A lot of this is a blur, but I remember crying, screaming, slamming the scale on the floor, and just crying for hours. I was sitting on the floor of my bathroom, just hysterical. My mom sat next to me, making every effort to console me. My boyfriend at the time did not know what to do to help me. My dad, yelling at me that I must be crazy, because "this just isn't normal."

And it was this day, and this specific meltdown (because no, this was not my only meltdown, but it was my last) that made me realize that I needed to make a change immediately. And I am so grateful for that day, because I don't know and cannot imagine what my life would be like if I continued down that path. I made a decision for myself that I had to stop. All of it. The obsession over every bite I take. The fixation with the scale and the number, and the way that this was all consuming my every thought. Because, see, this was the thinnest I had ever been in my life, but I had also never been unhappier. The fat little girl who loved her cheese sandwiches was much happier than this. So none of it was worth it.

So I stopped, cold turkey. No shaping down, no specific behavior plan (I was a BCaBA at this time). I just stopped. I told my mom to put the scale away and only let me use it perhaps monthly. But when I saw the relief that it brought me to just live my life, with balance, without worrying about that stupid number, I honestly just stopped weighing myself altogether.

But it's not and has not been all rainbows and butterflies since that day. I still do fear the scale, and as my body has changed and I am now a full grown woman who lifts heavy weights, and no longer a 19 year old girl who only spends 2 hours at the cardio machines, I do fear what it may do to me to step on a scale right now. I ask my doctors to not tell me how much I weigh, or to skip that step altogether. I still have the instinct to overcompensate at the gym for a night out, or day of "unhealthy" eating. And every now and then, I have days where I feel very unhappy with my body. This most recently happened during my trip to Mexico, where I had some professional photos taken as part of an excursion package, and I was not happy with what I saw. I became grumpy for the rest of the day, and told my friends I was not eating anything else for the rest of the trip (at the all-inclusive resort we were staying at). Fortunately, this was temporary and no longer strong enough to ruin the rest of my experience. I did eat, and did not feel "disappointed" for not following through.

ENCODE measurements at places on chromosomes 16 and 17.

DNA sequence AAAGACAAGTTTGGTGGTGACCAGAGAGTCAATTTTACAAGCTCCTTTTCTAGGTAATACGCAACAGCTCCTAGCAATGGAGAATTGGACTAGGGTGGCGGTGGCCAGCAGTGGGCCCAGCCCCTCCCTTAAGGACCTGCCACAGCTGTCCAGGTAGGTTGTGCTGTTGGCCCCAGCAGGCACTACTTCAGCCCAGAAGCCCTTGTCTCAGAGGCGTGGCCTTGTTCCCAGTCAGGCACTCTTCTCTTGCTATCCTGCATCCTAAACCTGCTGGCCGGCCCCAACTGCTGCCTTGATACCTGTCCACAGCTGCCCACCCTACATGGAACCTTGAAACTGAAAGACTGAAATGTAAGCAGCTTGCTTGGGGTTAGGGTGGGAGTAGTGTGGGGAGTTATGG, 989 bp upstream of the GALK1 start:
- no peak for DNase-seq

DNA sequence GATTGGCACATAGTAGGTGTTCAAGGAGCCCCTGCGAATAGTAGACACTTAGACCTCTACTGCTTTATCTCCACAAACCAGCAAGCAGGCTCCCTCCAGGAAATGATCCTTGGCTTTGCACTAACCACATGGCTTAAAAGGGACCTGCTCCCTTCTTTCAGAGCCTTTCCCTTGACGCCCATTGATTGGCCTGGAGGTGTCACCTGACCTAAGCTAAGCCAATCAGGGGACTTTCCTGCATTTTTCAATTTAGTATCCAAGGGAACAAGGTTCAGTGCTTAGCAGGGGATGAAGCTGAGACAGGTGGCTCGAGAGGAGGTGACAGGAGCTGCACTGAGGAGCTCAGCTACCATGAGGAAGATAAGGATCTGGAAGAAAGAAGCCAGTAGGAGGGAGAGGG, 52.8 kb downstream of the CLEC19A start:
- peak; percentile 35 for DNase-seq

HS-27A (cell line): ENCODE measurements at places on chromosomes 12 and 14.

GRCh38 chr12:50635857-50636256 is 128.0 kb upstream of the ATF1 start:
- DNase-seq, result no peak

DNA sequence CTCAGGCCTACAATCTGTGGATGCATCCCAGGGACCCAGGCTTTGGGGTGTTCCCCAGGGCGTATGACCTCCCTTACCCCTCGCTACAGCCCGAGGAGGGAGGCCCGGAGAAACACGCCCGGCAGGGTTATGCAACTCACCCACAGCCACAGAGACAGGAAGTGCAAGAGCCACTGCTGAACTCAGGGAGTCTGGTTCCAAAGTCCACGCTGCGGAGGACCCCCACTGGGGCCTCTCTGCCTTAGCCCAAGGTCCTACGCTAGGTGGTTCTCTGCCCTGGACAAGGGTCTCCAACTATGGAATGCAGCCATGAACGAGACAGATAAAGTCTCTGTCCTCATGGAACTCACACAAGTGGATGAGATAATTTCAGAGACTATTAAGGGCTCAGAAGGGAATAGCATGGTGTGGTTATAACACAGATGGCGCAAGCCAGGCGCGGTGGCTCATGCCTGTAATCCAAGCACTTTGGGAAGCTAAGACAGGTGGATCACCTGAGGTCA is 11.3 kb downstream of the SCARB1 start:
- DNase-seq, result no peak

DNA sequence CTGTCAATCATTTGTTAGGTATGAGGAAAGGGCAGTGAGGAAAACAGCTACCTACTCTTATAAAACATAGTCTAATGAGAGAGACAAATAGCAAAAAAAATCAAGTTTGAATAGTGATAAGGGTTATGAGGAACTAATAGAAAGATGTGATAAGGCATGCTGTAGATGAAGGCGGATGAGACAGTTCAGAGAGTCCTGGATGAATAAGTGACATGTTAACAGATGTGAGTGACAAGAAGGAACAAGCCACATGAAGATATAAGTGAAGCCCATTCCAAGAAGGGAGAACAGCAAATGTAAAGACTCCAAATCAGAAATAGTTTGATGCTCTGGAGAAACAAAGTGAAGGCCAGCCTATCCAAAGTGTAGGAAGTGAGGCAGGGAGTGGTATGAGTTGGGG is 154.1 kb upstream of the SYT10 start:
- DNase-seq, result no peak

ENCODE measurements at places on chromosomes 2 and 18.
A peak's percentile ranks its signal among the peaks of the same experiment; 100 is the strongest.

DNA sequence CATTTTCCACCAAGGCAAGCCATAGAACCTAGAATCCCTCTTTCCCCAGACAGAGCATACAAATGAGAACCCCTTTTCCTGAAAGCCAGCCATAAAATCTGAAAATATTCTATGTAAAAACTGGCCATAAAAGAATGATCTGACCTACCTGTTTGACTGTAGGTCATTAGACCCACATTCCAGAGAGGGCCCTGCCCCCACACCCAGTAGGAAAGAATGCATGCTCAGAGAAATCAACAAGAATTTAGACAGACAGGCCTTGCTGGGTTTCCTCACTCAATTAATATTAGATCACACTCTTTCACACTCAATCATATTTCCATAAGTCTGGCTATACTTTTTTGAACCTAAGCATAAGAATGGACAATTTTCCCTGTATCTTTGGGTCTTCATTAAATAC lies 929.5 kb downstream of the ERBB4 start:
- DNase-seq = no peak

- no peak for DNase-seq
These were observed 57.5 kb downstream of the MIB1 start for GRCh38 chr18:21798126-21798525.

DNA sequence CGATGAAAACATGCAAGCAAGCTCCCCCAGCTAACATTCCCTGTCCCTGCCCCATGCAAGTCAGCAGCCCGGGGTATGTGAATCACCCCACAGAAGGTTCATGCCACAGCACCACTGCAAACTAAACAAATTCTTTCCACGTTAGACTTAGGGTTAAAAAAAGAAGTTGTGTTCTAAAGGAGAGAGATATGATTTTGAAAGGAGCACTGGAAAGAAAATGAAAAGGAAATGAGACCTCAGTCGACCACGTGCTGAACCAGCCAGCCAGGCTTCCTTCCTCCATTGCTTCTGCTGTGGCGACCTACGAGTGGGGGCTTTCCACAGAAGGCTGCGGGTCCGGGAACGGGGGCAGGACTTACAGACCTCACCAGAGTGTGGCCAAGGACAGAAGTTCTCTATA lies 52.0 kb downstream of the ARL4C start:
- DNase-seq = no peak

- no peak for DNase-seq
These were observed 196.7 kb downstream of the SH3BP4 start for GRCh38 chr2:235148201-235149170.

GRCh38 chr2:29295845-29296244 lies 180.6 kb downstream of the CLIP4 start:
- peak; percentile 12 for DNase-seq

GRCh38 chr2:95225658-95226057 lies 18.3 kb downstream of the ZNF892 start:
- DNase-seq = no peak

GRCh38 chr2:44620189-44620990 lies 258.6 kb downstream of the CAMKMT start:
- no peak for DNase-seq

Perhaps the biggest difference between 26 year old me and that young girl in her late teens and early 20s is that I love myself now. I have learned that I am so much more than my body, although from my earliest days, that's what society made me believe. But I am more than this body (that I love now, by the way). And I don't just love it because I have shaped it into what I want it to be. Because I still have days where I wish I had a little bit of a slimmer frame, or don't feel as muscular as I'd like to be. I have days where I compare my body now to my body 3 years ago (because I don't know what happened at 25, but my curves came in strong, and on their own, and there is nothing I can do to make them go away). But I still look in the mirror and I love myself. I love the woman I have become, and I love that I have proved to myself who I am beyond the way I look. Five year old me did not know that. Fifteen year old me did not know that. Twenty year old me did not know that. But I know that.


I cannot make society change, but I can change the way I process what I hear. The comments over my body have never stopped. Sometimes they are good, and sometimes they are not. But I have learned to not let that consume me (it wasn't magic, it was a whole lot of self awareness and self management, that now feel like second nature).


I want to emphasize that I still struggle with all of this - I am not "cured." But I have progressed and I have changed my perspective - on how I view the world, and how I view myself.

Along this journey, I have also learned balance. I don't overeat, but I don't under-eat. Some foods are fuel to my body, which I need, and some foods are just tasty, but no food is "bad." They simply serve different purposes and lead to different outcomes. Because I want to live a healthy and balanced life, where I feed my body the fuel it needs, majority of my diet serves the purpose of fueling, but I do also indulge in other foods just because they are tasty! (notice I said "indulge" and not "over-indulge). I don't punish myself because this isn't a race. I always have tomorrow to step back into the gym and continue to live a life that fits my values.

Because I have mended the way I view my body and food, I have therefore also done damage control to the way I view and experience the gym. It's not a punishment spot anymore - it's simply a place that I love going to, and it's a big part of my routine. I don't dread the gym anymore, and I 100% enjoy it. But when the days come (and they do) where I don't feel as hyped up to go, what keeps me going is not military style discipline, but rather it's just me behaving in ways that fit in with my own values. And when my body signals that it's tired and needs a break, I take the damn break.


"Healthy" is a balanced word. It's a mixture of subjectivity and objectivity. With that, and with this story, wherever you are in your journey, I'd like to encourage you to define "healthy" for yourself, and truly behave (or stop behaving) in ways that don't fit into that definition.

For me, crying over a few pounds, talking down to myself for enjoying food, and commanding myself to go to the gym as punishment while slamming the scale against the floor or the wall, is not healthy.

Fueling my body, being kind to myself, doing things I love at the gym, empowering myself and making decisions that feel good, and allowing myself to live this short ass life I was given, is healthy.


So I choose to lift, and I choose to live.

143 views0 comments

Recent Posts

See All

Comments


bottom of page